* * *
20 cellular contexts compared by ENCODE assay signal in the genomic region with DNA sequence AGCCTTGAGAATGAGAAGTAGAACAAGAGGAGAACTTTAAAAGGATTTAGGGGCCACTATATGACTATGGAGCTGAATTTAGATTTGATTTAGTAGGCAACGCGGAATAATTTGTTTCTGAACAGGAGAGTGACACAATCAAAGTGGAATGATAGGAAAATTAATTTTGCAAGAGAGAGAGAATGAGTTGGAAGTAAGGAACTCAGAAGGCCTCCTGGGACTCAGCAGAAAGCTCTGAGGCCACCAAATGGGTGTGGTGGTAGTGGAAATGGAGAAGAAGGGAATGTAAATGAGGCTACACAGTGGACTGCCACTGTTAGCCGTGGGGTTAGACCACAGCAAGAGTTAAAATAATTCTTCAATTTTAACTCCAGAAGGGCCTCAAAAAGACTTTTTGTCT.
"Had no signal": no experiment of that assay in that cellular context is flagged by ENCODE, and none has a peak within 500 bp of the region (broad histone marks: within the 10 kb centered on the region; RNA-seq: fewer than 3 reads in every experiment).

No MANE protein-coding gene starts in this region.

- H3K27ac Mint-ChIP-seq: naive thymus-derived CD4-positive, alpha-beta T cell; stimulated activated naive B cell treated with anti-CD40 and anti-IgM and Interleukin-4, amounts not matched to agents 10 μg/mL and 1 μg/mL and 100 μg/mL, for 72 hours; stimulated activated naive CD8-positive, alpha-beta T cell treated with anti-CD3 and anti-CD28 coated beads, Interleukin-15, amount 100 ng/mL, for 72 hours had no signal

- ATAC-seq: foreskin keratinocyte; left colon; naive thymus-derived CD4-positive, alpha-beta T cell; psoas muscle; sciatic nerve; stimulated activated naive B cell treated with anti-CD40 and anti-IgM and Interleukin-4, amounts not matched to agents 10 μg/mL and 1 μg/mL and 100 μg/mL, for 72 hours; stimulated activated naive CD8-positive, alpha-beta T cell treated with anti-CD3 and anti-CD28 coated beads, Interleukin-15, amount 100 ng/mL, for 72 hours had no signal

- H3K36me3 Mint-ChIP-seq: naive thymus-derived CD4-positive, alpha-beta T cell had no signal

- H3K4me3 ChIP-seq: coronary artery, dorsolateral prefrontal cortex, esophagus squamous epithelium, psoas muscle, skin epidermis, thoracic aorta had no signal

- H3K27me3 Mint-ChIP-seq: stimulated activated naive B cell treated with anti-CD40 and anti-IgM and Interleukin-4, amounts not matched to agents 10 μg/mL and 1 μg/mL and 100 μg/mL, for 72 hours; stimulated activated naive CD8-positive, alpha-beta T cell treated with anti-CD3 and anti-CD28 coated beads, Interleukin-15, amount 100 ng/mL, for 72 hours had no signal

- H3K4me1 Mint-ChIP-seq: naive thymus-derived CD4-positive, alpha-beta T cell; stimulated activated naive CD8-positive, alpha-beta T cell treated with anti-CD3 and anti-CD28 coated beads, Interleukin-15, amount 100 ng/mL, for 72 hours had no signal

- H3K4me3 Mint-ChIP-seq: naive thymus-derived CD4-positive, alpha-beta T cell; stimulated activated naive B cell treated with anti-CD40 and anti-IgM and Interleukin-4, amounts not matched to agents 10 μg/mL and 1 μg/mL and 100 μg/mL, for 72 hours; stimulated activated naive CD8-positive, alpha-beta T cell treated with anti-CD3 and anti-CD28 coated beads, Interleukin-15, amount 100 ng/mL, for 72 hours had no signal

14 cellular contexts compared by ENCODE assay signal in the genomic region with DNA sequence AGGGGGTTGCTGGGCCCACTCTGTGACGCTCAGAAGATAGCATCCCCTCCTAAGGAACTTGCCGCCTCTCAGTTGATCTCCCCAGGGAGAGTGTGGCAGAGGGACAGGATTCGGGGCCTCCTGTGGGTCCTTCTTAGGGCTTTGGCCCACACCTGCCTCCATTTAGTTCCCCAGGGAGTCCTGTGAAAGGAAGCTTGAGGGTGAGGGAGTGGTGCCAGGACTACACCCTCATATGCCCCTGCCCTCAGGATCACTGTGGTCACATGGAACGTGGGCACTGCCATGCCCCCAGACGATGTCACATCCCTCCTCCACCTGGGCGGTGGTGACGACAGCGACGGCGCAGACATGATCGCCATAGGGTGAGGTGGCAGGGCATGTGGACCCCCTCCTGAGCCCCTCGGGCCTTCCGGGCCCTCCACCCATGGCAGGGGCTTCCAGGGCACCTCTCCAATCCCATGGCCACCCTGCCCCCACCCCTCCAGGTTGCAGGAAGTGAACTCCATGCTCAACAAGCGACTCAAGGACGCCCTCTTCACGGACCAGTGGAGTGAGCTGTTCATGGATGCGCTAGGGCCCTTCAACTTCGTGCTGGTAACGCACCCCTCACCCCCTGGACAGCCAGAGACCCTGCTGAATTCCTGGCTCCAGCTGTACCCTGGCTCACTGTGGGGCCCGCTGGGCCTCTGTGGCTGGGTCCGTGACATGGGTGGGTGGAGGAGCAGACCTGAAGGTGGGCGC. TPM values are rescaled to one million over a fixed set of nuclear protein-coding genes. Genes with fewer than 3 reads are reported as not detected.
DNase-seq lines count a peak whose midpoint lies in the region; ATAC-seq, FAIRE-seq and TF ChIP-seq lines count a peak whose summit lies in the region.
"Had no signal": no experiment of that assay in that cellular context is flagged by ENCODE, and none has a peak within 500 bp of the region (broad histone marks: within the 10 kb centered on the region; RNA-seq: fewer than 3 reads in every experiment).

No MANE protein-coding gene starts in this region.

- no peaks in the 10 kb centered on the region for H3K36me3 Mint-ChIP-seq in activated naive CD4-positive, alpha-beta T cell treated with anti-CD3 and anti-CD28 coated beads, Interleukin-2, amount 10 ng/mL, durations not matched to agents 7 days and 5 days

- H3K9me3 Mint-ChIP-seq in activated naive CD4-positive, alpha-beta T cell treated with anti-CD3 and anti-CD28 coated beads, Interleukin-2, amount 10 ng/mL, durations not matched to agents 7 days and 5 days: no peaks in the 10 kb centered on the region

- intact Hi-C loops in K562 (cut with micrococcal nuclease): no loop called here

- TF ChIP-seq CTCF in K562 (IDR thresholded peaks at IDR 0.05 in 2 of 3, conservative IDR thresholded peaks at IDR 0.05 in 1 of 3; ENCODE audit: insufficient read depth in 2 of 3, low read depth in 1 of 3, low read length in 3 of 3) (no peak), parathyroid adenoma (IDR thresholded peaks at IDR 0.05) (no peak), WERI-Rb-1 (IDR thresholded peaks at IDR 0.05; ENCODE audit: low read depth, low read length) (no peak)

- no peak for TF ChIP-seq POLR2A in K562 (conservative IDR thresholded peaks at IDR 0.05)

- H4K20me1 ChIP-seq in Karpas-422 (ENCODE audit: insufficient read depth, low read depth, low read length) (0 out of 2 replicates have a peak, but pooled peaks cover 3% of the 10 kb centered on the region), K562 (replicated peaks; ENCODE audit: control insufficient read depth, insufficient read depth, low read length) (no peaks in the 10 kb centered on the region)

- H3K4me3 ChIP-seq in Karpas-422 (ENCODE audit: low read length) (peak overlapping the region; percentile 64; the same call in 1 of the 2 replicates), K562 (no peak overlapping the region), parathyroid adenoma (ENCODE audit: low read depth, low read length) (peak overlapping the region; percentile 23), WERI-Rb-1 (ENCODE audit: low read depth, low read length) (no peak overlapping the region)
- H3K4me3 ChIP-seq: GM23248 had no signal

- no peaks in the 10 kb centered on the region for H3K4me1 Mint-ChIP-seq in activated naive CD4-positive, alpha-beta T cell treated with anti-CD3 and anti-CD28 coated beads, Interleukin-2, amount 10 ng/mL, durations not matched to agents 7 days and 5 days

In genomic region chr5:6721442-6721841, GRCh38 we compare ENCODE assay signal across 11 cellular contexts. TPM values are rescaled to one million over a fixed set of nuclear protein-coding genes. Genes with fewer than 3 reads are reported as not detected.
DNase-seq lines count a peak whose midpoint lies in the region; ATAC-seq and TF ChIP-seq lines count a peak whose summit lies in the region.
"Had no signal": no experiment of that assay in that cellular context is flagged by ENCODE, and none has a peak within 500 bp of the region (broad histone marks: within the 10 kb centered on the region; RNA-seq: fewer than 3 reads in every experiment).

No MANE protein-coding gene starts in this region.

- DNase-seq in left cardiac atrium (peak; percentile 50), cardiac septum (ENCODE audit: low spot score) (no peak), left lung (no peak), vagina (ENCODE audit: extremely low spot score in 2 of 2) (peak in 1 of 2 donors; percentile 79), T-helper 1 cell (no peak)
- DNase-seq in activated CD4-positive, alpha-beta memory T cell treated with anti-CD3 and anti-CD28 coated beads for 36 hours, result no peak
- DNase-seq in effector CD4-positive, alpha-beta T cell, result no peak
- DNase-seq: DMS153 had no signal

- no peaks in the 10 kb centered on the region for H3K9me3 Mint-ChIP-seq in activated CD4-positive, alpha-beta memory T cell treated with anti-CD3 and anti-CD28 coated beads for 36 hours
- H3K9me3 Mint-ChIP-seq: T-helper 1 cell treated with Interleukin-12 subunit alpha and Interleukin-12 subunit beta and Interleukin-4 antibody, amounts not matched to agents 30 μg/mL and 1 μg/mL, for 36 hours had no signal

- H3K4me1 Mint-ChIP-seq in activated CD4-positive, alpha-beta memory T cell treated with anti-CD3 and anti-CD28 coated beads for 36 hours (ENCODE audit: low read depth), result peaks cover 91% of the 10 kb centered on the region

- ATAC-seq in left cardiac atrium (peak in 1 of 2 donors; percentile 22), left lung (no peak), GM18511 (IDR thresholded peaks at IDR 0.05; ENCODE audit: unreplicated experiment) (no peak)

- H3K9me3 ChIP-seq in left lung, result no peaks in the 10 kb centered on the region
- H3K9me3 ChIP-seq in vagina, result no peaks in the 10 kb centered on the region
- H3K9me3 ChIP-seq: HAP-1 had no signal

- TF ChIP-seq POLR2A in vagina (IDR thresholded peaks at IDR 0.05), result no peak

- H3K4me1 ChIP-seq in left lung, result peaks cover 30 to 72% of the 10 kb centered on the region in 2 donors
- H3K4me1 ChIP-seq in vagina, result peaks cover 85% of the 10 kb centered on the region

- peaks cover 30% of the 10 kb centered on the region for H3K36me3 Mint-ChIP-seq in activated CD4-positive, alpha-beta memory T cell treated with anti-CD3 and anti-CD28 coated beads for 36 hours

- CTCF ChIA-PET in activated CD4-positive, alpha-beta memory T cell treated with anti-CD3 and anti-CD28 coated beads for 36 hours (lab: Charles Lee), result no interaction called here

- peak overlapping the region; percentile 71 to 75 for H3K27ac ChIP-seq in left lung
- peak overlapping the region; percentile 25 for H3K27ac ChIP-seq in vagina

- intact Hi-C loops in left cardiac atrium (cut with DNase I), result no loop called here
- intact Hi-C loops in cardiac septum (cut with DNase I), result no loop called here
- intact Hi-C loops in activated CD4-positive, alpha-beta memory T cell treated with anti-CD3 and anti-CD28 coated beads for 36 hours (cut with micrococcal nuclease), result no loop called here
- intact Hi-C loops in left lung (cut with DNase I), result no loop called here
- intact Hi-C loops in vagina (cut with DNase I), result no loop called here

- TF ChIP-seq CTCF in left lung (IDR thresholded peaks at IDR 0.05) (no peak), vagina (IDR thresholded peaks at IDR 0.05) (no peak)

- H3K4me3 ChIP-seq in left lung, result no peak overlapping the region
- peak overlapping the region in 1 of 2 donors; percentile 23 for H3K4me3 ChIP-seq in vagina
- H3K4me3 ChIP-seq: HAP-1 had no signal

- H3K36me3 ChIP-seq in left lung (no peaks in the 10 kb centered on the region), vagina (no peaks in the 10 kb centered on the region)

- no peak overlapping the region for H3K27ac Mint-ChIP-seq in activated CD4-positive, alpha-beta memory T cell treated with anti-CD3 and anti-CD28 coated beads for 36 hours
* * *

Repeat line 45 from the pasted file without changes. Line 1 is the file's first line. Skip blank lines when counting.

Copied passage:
- peak overlapping the region; percentile 25 for H3K27ac ChIP-seq in vagina